Prepared For A Catastrophic Failure
Of Modern Services
The Essentials of life article series covers the basics of sustaining life with an emphasis on both urban and wilderness places.
Hurricane Preparation and Survival Planning Part 2
Part 1 Part 3
Planning For The Danger of High Winds and Hurricane Survival
The intensity of a land falling hurricane is expressed in terms of category numbers that relate to wind speeds and potential damage. The categories are numbers from 1 to 5. When planning for your families safety and survival it is vital to understand the meaning of hurricane category numbers. According to the Saffir-Simpson Hurricane Scale (the scale used to measure hurricane intensity and danger), a Category 1 hurricane has lighter winds and presents less danger to your survival when compared to storms in higher category numbers, meaning the higher the number the more dangerous the storm is. A Category 4 hurricane would have winds between 131 and 155 mph and, on average, would usually be expected to cause 100 times the damage of the Category 1 storm. This obviously effects your chances of survival. Remember also, your families survival plan requires as much advanced warning as possible, especially for very dangerous storms, monitor local forecasts on radio, TV and by internet. Be ready to prepare for, and use, your families survival plan well ahead of time. If a dangerous hurricane approaches, your escape route and survival will be put in jeopardy if you wait to long to act on your plan. Gather your survival kit and discuss your survival plan when a storm forms and starts to move your direction. This will insure that you a prepared to implement your plan without last minute problems that may hurt your chances for survival. Depending on circumstances, less intense storms may still be strong enough to produce damage, particularly in areas that have not prepared in advance. Planning includes boarding up windows and any glass ahead of time, even if you plan to evacuate, covering glass can minimize the damage to your property after your evacuation. The fact that a category 4 storm can cause 100 times the damage of a category one storm highlights the importance of planning to survive a hurricane. We have seen many tragic circumstances in recent years of those who thought their plan was adequate to survive a storm, only to find that a powerful hurricane can test your survival even in the best circumstances. Plan well and include a evacuation route and evacuation survival kit as well as a home survival kit. By making a comprehensive plan, covering all the bases, your family will be prepared to survive even the worst of possible storms. If you are prepared and a storm suddenly intensifies you will be able to evacuate on a moments notice. This means less traffic and a greater chance you will escaper the danger.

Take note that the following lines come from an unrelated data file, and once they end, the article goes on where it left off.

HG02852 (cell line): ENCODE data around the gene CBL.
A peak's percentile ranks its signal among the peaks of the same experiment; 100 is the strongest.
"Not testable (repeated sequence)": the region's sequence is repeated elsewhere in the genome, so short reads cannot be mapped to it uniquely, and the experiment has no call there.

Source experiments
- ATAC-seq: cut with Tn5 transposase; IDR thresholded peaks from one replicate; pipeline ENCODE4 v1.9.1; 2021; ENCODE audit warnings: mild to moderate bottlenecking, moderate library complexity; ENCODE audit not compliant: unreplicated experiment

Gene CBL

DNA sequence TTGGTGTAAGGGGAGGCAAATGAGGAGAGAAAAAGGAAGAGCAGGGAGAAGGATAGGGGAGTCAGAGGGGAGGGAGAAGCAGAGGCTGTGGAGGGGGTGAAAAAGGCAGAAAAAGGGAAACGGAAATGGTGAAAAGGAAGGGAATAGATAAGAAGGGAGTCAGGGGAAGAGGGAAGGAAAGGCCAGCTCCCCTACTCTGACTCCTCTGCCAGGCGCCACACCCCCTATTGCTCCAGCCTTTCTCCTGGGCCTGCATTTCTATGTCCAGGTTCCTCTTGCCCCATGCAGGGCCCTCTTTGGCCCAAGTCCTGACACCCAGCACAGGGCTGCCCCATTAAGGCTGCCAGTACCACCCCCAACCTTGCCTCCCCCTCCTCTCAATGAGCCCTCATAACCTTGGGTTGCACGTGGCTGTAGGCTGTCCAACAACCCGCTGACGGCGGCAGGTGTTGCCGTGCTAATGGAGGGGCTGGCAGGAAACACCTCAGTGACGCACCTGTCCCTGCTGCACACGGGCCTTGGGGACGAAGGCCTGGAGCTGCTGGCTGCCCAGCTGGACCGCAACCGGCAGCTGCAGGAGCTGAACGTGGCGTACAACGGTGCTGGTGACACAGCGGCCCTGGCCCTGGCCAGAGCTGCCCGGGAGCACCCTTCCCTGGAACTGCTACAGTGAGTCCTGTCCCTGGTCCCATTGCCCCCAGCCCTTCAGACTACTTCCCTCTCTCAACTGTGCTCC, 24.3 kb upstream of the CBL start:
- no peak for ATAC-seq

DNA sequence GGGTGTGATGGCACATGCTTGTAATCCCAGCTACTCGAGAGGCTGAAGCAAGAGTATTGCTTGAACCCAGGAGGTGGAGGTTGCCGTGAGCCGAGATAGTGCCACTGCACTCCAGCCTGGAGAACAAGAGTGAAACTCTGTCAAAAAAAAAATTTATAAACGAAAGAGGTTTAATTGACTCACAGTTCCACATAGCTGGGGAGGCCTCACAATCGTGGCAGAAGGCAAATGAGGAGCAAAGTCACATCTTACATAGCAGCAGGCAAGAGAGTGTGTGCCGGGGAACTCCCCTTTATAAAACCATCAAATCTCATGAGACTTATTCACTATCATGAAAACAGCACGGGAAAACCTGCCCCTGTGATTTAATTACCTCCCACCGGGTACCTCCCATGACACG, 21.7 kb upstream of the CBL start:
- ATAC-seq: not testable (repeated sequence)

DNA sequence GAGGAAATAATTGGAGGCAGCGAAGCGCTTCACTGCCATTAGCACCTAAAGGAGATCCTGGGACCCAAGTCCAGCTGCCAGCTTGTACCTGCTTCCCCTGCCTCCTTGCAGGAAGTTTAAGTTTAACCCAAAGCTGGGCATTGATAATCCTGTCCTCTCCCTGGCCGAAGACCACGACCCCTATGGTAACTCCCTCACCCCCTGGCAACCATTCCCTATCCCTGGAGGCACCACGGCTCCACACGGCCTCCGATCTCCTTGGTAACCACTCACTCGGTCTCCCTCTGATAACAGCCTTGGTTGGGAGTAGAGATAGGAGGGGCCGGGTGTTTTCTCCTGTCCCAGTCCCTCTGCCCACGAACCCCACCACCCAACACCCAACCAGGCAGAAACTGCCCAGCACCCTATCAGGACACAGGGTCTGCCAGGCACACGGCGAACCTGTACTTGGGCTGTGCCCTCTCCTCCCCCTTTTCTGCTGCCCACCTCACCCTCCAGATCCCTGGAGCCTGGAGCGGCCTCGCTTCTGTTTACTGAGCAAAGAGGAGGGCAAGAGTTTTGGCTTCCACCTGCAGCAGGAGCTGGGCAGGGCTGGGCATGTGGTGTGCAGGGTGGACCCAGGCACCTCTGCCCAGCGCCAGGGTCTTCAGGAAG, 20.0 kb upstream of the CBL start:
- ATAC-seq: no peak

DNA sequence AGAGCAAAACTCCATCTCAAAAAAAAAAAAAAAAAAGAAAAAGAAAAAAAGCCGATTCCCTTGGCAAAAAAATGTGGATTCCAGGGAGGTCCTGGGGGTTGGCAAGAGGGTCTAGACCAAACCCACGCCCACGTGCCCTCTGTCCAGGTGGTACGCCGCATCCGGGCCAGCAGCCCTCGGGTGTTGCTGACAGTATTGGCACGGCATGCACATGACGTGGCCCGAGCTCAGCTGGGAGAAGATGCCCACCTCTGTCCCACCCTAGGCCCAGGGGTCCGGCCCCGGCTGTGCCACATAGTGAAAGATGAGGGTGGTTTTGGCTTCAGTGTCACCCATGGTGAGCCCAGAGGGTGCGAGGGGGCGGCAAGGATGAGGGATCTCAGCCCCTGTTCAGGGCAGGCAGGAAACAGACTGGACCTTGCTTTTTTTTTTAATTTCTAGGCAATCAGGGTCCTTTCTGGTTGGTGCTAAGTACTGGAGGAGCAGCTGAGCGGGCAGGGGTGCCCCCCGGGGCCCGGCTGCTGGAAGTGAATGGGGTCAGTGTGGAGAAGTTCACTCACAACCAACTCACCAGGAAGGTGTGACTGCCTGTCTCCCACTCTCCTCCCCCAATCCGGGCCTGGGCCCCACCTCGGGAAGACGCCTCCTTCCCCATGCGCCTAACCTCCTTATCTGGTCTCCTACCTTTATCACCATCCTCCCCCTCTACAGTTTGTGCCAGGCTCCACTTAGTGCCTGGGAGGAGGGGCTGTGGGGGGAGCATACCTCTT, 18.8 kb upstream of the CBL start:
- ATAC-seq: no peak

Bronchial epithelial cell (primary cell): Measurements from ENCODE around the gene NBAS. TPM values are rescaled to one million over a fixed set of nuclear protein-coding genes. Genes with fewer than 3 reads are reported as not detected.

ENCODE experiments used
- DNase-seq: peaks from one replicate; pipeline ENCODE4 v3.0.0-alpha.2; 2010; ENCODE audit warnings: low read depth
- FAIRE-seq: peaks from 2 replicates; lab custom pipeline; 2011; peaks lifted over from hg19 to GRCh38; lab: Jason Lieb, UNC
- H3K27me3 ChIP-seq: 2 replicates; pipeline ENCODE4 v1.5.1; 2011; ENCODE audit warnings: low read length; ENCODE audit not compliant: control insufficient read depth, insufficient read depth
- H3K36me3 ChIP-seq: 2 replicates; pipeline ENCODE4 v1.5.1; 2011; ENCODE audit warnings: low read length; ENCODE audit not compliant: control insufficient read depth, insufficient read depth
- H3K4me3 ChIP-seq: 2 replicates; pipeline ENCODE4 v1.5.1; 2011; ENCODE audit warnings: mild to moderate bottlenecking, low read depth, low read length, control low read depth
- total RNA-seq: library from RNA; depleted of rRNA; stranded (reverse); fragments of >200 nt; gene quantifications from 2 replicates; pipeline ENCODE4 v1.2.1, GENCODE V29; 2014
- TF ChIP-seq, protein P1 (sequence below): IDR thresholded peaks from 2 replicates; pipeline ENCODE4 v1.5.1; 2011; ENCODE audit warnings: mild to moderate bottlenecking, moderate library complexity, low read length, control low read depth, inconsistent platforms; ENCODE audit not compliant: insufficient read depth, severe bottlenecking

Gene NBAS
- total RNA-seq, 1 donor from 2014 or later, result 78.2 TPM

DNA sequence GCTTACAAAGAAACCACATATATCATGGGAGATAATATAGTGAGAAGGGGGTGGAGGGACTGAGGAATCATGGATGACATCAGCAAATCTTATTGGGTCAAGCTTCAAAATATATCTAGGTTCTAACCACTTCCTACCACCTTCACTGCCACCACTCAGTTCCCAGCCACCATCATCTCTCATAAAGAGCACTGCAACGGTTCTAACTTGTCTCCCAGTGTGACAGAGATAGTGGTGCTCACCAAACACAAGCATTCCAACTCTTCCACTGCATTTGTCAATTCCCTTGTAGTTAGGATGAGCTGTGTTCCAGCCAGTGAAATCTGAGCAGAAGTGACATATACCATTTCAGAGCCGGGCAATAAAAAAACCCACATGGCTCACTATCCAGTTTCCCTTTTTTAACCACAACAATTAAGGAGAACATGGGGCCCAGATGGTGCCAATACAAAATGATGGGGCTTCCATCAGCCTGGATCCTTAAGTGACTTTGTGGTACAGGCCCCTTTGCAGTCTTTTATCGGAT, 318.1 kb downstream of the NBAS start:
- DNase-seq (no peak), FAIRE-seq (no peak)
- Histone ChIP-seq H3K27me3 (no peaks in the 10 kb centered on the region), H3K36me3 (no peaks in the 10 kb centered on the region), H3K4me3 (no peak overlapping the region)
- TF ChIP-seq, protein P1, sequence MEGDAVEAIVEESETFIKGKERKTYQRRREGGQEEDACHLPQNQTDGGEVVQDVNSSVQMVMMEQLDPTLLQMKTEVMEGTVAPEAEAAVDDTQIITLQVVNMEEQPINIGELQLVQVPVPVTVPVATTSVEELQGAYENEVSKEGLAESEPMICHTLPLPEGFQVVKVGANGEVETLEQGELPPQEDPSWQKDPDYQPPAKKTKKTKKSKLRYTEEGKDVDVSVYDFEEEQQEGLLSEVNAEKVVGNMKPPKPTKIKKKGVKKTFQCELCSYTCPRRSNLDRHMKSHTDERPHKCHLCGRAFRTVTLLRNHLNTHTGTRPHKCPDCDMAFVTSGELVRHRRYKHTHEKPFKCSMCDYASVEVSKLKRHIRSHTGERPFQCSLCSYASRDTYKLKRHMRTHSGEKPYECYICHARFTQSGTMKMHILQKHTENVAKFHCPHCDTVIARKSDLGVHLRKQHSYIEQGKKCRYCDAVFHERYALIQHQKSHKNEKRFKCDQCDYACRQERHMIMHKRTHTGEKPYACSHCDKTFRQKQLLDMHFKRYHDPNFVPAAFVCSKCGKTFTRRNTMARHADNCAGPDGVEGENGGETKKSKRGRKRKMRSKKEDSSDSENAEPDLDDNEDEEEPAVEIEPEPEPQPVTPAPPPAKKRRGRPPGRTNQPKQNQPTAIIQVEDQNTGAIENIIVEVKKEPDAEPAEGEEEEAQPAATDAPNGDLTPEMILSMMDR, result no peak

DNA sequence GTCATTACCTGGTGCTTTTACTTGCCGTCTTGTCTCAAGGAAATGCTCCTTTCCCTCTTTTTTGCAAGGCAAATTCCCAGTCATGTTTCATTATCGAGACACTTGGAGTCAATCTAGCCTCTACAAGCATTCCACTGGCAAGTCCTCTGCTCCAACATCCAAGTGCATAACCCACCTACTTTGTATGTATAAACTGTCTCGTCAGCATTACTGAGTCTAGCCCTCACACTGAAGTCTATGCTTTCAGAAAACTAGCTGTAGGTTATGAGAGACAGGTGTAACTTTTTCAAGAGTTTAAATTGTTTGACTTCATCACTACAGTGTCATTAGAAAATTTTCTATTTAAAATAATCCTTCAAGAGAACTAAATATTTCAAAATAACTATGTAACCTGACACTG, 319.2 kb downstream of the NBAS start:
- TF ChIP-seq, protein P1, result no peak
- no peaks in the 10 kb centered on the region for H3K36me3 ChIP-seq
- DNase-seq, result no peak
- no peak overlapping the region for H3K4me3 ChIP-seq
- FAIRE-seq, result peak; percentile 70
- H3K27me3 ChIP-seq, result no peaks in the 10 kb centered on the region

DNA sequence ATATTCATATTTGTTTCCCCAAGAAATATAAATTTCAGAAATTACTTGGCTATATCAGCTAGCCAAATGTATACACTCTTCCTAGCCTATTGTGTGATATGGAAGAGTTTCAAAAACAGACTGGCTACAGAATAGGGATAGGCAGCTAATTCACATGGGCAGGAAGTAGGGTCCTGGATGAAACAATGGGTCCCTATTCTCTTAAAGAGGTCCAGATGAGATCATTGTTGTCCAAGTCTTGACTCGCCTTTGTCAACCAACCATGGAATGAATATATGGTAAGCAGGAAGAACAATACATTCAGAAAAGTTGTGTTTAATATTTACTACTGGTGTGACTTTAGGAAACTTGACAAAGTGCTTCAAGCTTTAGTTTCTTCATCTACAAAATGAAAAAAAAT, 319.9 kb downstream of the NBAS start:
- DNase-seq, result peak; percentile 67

Tropical storm-force winds are strong enough to be dangerous to those caught in them. For this reason, emergency managers plan on having their evacuations complete and their personnel sheltered before the onset of tropical storm-force winds, not hurricane-force winds. You can use this same guide in your survival plan. Prepare to evacuate or be sheltered before the rain bands and wind arrive.
Hurricane-force winds can easily destroy poorly constructed buildings and mobile homes. Your survival will be in great jeopardy if you stay in such a structure. Plan to evacuate well ahead of time if you live in a unsheltered location or a mobile home. There is little you can do once the storm arrives and your home is damaged. There is plenty you can do though, if you plan ahead and survive the storm. All other damage can and will be taken care of with time. If you or your family are injured, or worse, there is little that can be accomplished. Debris such as signs, roofing material, and even small items left outside become flying missiles in hurricanes and threaten your survival. Extensive damage to trees, towers, water and underground utility lines (from uprooted trees), and fallen poles cause considerable disruption, this should also be considered in your survival plan. Your survival kit should contain such necessary items such as food and water as well as a good flashlight, medical kit, emergency shelter and tools needed to escape your home (through the roof if necessary) and to turn off utilities if needed.
High-rise buildings are also vulnerable to hurricane-force winds, particularly at the higher levels since wind speed tends to increase with height. Recent research suggests you should stay below the tenth floor, but still above any floors at risk for flooding. It is not uncommon for high-rise buildings to suffer a great deal of damage due to windows being blown out. Consequently, the areas around these buildings inside and out can be very dangerous.
The strongest winds usually occur in the right side of the eyewall of the hurricane. Wind speed usually decreases significantly within 12 hours after landfall. Nonetheless, winds can stay above hurricane strength well inland. Hurricane Hugo (1989), for example, battered Charlotte, North Carolina (which is 175 miles inland) with gusts to nearly 100 mph. Even if you don't live directly on the coast it is still important to have a evacuation and survival plan, to keep a survival kit and evacuation kit ( a dual purpose, portable kit) available, many other disasters can also call for similar action.
HIGH WIND SURVIVAL ACTIONS - before hurricane season
HIGH WIND SAFETY ACTIONS - as a hurricane approaches
Tornado Safety Actions - Homes
Tornado Safety Actions - Mobile and Manufactured Homes
Tornado Safety Actions - Offices, Condominiums and Hotels
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